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Manukau trade delegation off to French Polynesia

21 April 2006

Manukau trade delegation heading to French Polynesia

A trade delegation with representatives from 20 businesses in Manukau and surrounding areas heads to Tahiti Nui (French Polynesia) next week on a six day visit to increase trade and other links. The delegation, led by Mayor Sir Barry Curtis, is the third in a series of Pacific visits by Manukau business groups.

Sir Barry will be supported by Gilbert Ullrich, Chairman of the New Zealand Pacific Business Council, who will head the business delegation. The invitation to send a delegation came from the President of Tahiti Nui, Oscar Temaru, who was in Manukau recently and met with Sir Barry. He is keen to increase trade and other exchanges with New Zealand.

The push to increase trade opportunities with Pacific Island nations began last year with two successful delegations to the Cook Islands and Samoa. It was followed up by the Pacific Trade Expo held at the TelstraClear Pacific Events Centre in Manukau last month, where Tahiti Nui was strongly represented. The Expo, the first of its kind, led to an estimated $4.8 million in direct sales, and potential future sales of $15 – 20 million.

The aim of these initiatives is to increase two-way trade to benefit both parties. Currently, the trade balance with Tahiti Nui is in New Zealand’s favour by over 42 to one (compared to 6 to 1 for all Pacific Island countries).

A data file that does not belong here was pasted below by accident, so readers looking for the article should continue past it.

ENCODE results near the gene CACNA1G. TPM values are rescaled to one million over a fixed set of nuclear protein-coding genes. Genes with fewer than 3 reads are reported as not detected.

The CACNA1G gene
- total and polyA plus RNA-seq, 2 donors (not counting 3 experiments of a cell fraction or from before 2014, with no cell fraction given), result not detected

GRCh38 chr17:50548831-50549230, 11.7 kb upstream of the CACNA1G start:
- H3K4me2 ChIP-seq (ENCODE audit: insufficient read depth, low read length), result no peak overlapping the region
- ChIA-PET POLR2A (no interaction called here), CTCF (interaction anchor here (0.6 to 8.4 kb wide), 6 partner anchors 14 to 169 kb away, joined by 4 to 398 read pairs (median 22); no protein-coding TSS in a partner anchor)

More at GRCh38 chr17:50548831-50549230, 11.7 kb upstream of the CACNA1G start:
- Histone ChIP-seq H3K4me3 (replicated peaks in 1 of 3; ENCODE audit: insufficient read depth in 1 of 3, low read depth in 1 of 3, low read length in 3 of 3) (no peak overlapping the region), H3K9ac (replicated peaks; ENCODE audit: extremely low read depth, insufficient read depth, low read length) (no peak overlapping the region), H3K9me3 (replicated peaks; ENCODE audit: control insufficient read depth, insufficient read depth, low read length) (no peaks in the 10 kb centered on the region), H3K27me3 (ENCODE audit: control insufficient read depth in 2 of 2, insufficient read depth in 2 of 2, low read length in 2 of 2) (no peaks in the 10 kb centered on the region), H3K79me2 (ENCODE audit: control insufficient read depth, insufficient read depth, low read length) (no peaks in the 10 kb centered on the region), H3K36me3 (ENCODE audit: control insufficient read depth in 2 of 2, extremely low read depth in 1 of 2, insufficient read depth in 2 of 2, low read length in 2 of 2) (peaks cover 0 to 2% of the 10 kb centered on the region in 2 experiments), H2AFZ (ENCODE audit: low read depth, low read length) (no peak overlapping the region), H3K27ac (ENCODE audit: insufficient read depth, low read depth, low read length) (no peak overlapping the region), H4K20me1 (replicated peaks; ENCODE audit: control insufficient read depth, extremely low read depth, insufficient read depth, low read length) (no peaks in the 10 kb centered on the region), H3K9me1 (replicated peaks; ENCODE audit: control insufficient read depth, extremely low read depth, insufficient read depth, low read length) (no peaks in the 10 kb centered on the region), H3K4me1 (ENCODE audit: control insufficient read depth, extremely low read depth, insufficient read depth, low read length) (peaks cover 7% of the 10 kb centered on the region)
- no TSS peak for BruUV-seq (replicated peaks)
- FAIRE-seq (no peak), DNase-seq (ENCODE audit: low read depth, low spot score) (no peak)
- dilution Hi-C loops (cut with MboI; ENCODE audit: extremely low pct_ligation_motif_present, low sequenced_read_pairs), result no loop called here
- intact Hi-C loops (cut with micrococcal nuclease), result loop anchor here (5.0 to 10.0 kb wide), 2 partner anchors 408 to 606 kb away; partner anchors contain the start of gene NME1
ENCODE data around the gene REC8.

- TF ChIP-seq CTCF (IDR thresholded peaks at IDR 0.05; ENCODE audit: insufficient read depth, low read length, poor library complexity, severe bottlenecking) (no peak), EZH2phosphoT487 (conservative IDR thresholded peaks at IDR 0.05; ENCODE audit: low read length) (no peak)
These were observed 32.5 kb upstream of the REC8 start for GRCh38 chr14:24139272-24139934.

Sir Barry says although New Zealand has an established presence in the Pacific, our share of trade is falling in the face of increasing competition from nations such as Australia and China, which are pushing strongly, both economically and politically. “We need to raise our profile, as it’s a growing market. There’s huge untapped potential in the Pacific, including Tahiti Nui, especially in food products, construction, air services, tourism, education, consultancy, maritime businesses and fishing.”

A quarter of a million people live in French Polynesia and the average per capita income is higher than in New Zealand.

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Sir Barry has established strong links with the government and trade officials in Tahiti Nui, which laid the foundation for the visit. “Actually being on the
ground in these places makes all the difference, and we plan to lift our profile via the local media and business community contacts while there.”

A Memorandum of Co-operation will also be signed during the visit.

Manukau City Council is involved as part of its role in supporting economic growth for the city. Sir Barry says it is important to create jobs and help the business community move forward.

The Council is also promoting foreign investment in the city. “We’ll definitely be selling Manukau while we’re there. We need to generate business growth that will create 4,500 new jobs each year. To achieve that we must be pro-active in telling overseas investors what we have to offer.

“There’s a huge financial return for every dollar invested in visits such as these. I also believe we can help the island nations develop in other ways, such as offering educational exchange opportunities for their young people.” The Manukau Institute of Technology is included in the delegation and the businesses represented include Ullrich Aluminium, WH Grove and Sons, Wattyl, Heller Tasty and Te Ohu Kai Moana Trustee Ltd.

The group leaves on April 30 and it is not too late for more businesses to join. More information can be obtained from the New Zealand-Pacific Business Council, tel 09 2626262 ext 855 (Richard Maugueret).

ENDS

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